“All persons held as slaves” within the rebel states “are, and hereafter will be, free.”
Thus, US President Abraham Lincoln issued the Emancipation Proclamation on January 1, 1863.
However, and 159 years later, there is still an exception. Slavery remains legal as punishment for a crime for convicted prisoners.
In the last midterm elections in the United States, five states voted to eliminate forced labor in prisons.
Voters in Alabama, Oregon, Tennessee and Vermont decided on November 8 to remove exemptions allowing slavery or involuntary servitude from state constitutions in an effort to outlaw slavery altogether.
The result could allow prisoners to file lawsuits against forced labor in the criminal justice system, experts say.
But a fifth state decided to keep forced labor in prisons legal: Louisiana.
We review this particular situation on the International Day for the Abolition of Slavery that is celebrated on December 2.
Prison labor is a multi-billion dollar industry in the United States.
Some 800,000 prisoners currently work in the United States for pennies or nothing, according to figures cited by experts.
Seven states do not pay prison workers any wages for most work assignments and prisoners can be punished if they refuse to work, according to an article by BBC Washington journalist Max Matza.
Louisiana in particular has one of the most notorious prison labor systems in the country.
The Louisiana State Penitentiary is the only high-security prison for men in the state and the largest in the US.
It occupies a little more than 72 square kilometers, almost the size of the island of Manhattan, in New York.
It is known as “La Alcatraz del Sur” and as “Angola”, after the African country where many of the slaves who worked on the cotton plantation that existed in that same place at the end of the 19th century came from (some historians maintain that this This is wrong because the international slave trade was banned in 1807, so it is unlikely that the plantation workers would have been born in Africa decades later).
More than 5,000 men are detained in this prison, a large percentage of them are black.
Among the wide variety of jobs, the prisoners still farm and harvest cotton.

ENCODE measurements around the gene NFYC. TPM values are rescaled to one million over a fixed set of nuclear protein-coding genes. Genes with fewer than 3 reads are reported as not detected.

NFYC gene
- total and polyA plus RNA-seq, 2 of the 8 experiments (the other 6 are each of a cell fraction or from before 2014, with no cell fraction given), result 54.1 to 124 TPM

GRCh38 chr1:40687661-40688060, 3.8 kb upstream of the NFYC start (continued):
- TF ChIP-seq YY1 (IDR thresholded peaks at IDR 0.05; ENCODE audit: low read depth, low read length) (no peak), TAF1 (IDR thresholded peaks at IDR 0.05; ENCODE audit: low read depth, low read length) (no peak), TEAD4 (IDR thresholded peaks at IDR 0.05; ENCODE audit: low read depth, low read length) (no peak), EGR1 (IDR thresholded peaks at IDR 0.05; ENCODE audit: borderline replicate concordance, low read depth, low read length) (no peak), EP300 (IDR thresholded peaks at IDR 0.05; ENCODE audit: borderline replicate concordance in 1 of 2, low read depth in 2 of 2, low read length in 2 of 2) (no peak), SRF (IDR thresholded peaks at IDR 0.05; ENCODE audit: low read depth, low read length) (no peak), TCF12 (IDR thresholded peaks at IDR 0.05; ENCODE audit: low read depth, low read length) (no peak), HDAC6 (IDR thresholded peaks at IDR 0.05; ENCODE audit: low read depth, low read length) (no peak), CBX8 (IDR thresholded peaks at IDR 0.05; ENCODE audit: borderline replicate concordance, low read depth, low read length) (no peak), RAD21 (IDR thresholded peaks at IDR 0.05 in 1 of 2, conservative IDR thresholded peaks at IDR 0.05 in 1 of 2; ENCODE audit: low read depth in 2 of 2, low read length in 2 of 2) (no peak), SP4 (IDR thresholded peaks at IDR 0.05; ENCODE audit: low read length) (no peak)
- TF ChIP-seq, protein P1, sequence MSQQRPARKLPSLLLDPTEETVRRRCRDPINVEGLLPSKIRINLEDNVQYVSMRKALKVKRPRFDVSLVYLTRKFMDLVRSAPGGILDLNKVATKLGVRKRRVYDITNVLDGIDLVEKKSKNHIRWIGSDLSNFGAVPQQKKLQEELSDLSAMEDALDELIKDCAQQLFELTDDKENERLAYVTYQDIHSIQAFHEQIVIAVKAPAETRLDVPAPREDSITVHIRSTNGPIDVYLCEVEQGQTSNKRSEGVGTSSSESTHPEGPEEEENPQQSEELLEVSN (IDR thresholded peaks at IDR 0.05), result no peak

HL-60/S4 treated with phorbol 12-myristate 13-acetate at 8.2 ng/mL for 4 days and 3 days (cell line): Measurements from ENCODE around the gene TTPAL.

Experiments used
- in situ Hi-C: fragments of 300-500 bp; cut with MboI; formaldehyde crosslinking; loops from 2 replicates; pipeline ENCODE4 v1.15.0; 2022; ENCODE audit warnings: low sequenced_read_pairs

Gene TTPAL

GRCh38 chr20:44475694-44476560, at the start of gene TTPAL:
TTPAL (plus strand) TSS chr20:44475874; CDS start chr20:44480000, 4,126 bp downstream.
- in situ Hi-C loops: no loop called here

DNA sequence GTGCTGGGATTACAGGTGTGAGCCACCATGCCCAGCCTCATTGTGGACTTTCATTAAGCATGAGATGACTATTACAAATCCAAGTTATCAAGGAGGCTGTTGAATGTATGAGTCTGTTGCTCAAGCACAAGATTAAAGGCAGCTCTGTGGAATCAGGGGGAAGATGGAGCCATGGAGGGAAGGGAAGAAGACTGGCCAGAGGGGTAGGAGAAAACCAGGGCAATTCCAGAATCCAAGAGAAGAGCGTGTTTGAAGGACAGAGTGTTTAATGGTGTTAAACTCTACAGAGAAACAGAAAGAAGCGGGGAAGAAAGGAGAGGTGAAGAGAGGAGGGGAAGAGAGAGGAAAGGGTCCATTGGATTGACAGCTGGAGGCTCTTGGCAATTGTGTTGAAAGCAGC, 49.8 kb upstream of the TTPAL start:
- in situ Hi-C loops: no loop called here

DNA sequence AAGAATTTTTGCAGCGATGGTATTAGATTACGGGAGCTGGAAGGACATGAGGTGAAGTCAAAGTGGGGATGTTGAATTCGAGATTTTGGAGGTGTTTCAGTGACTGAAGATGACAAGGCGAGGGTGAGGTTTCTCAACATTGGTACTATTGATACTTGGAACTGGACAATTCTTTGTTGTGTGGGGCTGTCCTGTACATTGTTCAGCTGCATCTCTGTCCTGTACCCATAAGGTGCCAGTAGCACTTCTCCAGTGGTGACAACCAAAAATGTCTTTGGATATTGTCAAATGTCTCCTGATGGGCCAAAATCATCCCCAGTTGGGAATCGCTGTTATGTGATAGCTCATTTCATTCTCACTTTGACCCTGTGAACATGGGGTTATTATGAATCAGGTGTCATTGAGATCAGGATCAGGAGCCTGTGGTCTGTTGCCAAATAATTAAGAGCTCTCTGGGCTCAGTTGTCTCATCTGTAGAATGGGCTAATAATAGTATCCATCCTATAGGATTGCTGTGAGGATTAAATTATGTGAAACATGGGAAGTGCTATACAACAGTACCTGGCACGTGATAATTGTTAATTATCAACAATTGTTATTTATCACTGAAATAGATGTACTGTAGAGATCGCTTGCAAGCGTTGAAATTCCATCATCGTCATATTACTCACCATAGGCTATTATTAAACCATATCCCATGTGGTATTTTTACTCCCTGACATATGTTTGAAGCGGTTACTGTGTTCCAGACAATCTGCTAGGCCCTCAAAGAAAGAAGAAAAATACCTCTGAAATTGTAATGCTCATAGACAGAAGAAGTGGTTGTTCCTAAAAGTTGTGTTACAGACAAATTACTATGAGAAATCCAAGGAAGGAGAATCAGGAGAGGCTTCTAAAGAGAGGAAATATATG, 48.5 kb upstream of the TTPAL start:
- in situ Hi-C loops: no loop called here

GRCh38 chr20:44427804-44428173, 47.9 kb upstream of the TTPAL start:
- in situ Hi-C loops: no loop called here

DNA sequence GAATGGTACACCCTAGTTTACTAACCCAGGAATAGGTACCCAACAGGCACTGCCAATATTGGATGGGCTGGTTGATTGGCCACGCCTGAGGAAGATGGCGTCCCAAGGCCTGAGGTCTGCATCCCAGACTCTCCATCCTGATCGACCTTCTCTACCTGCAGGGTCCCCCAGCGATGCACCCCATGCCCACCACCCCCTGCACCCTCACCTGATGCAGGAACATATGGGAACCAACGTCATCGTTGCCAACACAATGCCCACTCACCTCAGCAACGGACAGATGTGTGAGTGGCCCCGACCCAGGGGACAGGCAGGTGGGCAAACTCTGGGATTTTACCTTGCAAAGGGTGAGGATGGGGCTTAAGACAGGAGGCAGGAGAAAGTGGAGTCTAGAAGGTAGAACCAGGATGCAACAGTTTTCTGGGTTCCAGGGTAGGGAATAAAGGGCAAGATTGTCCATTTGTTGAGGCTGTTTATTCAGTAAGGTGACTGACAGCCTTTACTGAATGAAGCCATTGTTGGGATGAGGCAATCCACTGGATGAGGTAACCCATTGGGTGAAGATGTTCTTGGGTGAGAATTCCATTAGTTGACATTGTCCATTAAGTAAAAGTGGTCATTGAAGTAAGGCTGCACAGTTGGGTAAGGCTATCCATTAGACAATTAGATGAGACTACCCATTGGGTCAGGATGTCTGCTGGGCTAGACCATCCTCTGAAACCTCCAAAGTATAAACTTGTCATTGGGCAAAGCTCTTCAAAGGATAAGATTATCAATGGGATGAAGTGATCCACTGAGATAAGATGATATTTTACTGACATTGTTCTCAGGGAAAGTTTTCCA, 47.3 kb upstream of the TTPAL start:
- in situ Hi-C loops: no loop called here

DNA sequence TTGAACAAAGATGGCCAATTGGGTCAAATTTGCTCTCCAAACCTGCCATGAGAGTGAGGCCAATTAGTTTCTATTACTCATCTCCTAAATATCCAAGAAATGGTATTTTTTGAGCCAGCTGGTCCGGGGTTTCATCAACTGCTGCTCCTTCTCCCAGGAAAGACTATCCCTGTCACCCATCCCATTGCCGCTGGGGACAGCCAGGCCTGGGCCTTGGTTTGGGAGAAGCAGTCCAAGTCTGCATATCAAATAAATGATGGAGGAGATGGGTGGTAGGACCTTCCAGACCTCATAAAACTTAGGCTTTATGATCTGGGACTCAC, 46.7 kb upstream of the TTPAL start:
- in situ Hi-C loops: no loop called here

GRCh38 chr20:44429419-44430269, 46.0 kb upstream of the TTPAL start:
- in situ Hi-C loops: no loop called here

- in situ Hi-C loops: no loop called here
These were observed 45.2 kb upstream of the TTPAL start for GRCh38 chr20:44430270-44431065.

“If the workers refuse to work, they are punished. Well-educated laborers work in the foremen’s houses, cooking and cleaning. They sleep in small dormitories and are paid from 2 to 20 cents an hour, which they can only spend on the spot. “, describes the newspaper The Washington Post.
Why did Louisiana reject the change?
Louisiana voted to keep the slavery exception on the midterm ballot after the lawmaker who had pushed the ballot initiative backed down.
Edmond Jordan, a Democratic state representative from the city of Baton Rouge, said he withdrew his initial support for the measure after a closer reading of the proposed law led him to believe it might actually have expanded protections for slavery.
Currently, the law establishes that “slavery and involuntary servitude are prohibited, except in the latter case as punishment for a crime.”
The new proposal suggested removing the phrase: “except in the latter case as punishment for a crime.”
But the alternative wording was confusing.
Both slavery and involuntary servitude could be interpreted as being permitted in certain circumstances despite the fact that slavery is explicitly prohibited in the current constitution.
In an interview with the BBC after the November 8 election, Jordan said he withdrew his support because he wanted “no harm” and that upholding the law would not make the current situation worse.
He said he plans to review the bill and campaign for it to pass in 2023.
Asked if he was concerned that the proposed law could have allowed slavery to continue, the lawmaker cited the Supreme Court’s decision in June to invalidate the nation’s right to abortion after 40 years as established law.
“If you had asked me that question a year ago, I would have told you that the probability of it being a threat would be almost zero, because it is prohibited at the federal level,” he said.
“But after Roe v Wade — the reversal of things that we once thought were well established laws — I don’t want to take a chance on something that we think is well settled.”
Proponents of the change in the law say it is necessary to prevent prisoner abuse.
And they hope to remove the same exemption from the 13th Amendment to the US Constitution, which abolished slavery but maintained a loophole.
Curtis Davis III, a former Louisiana prisoner who was pardoned after 25 years when his murder case was reinvestigated, said he believes there was a “political stunt” behind the scenes in the last election.
His suspicions about the withdrawal of support for the measure are due to the fact that the state is one of the few that still sentences prisoners to “forced labor.”
For Davis, some legislators are concerned that the new language in the bill could potentially invalidate court sentences handed down to thousands of prisoners in Louisiana.
Jordan denied that the forced labor contributed to his decision.
Despite Louisiana’s pushback, Davis said he’s not disappointed that his state hasn’t changed the law.
According to him, the main goal is to change the 13th Amendment to the US Constitution, which supersedes state constitutions.
Changing Amendment 13 would require a two-thirds majority of both houses of the US Congress, or by a constitutional convention in which two-thirds of state legislatures vote to support the change.
There are still more than a dozen states that include language allowing slavery and involuntary servitude for prisoners, according to the Associated Press news agency.
Several other states do not even mention slavery or forced prison labor in their laws.
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BBC-NEWS-SRC: https://www.bbc.com/mundo/noticias-internacional-63830557, IMPORTING DATE: 2022-12-02 15:50:05